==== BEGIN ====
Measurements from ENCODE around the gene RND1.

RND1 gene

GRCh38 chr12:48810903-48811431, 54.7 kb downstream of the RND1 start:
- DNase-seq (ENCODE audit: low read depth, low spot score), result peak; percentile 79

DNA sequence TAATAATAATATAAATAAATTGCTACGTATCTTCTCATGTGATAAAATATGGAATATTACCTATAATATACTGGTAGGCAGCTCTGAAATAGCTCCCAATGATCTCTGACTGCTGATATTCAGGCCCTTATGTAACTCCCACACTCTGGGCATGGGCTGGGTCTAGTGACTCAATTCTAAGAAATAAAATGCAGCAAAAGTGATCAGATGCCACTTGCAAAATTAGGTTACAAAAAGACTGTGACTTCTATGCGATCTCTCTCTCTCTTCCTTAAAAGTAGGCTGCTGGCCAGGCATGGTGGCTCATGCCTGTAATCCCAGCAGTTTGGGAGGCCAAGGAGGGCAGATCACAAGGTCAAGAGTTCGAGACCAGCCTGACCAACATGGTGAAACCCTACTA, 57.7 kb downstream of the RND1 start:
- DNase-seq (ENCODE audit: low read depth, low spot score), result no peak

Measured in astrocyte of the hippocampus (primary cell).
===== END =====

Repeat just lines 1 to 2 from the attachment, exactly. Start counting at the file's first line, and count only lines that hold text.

Measurements from ENCODE around the gene RND1.

RND1 gene